But God showed me something. He revealed to me the RADICALITY of Christ’s love. He revealed to me a society that does not know Christ in His fullness – a society where Christ waits on the periphery to come in with His Light and Love. God showed me what Christ came to do. I cannot even put into words for you. It only lasted a few days, just like a little snippet of something.

I feel upon my return that if God wanted me to learn something on this time away, that it was what my name sake called “The Science of the Cross.” Edith explains, “When we speak of a science of the cross . . . we are not dealing with merely a theory . . . . Neither are we dealing with a structure built of ideas laid out in reasoned steps. We are dealing with a well-recognized truth – a theology of the cross – but living, real, and effective truth. It is buried in the soul like a seed that takes root there and grows, making a distinct impression on the soul, determining what it does and omits. . . . From this living from and strength in one’s innermost depths, a perspective of life arises, the image one has of God and of the world.” (Science of the Cross, Introduction, pp. 9-10).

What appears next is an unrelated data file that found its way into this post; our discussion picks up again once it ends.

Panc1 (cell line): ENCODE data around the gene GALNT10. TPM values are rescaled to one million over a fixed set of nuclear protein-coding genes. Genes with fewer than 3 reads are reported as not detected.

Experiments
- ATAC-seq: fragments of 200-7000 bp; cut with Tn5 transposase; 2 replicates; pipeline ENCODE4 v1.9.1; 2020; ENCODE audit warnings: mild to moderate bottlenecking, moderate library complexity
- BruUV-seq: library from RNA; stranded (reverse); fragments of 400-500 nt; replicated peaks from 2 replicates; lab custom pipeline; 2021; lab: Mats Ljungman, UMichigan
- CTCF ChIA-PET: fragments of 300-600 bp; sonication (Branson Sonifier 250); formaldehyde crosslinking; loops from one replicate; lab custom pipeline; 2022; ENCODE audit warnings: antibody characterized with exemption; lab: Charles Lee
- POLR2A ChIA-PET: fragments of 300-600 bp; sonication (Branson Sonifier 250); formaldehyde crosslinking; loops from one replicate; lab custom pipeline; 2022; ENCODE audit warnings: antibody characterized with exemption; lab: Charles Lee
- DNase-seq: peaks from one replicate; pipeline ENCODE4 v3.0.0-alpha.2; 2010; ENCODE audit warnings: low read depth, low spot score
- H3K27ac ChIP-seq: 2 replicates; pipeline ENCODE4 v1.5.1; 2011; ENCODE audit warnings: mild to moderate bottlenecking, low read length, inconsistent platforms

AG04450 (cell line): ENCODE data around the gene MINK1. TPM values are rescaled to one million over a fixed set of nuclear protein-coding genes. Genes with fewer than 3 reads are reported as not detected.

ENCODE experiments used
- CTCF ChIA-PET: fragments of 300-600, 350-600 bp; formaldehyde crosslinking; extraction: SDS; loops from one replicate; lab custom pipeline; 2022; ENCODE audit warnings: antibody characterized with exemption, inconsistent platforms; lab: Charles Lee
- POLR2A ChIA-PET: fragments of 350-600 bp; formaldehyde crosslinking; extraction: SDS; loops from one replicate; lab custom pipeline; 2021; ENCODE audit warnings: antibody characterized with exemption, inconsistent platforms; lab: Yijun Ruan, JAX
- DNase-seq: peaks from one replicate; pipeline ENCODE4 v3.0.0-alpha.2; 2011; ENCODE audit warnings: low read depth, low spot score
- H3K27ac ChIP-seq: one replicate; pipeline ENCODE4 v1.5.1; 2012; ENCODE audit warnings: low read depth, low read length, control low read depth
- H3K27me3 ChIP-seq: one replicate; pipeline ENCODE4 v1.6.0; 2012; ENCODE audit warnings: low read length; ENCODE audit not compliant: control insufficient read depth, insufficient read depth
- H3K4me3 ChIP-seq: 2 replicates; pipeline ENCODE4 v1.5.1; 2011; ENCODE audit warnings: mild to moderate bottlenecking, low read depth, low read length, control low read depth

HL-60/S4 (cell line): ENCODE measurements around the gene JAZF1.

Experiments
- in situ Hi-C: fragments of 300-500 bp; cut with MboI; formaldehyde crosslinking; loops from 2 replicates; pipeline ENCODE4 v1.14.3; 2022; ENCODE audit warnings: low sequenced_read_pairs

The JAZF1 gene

I know that God is teaching me this way of life, a way of thinking, breathing – everything – through the Cross. Even though I don’t know the depths of Edith’s words, I do know that they will indeed “take root and grow” in my soul. In so many ways, I am at a threshold – a point where I can only mature in my faith. I know that God will take me there, and I trust in His Love. Oh my sisters, it feels so glorious to be home!


Margaret Perry said...

Thank you for sharing this with us! Happy feast!

Julian said...

Sounds like you're getting the invitation to share in the perspective from the cross. Usually reserved for saints, so you know what that means!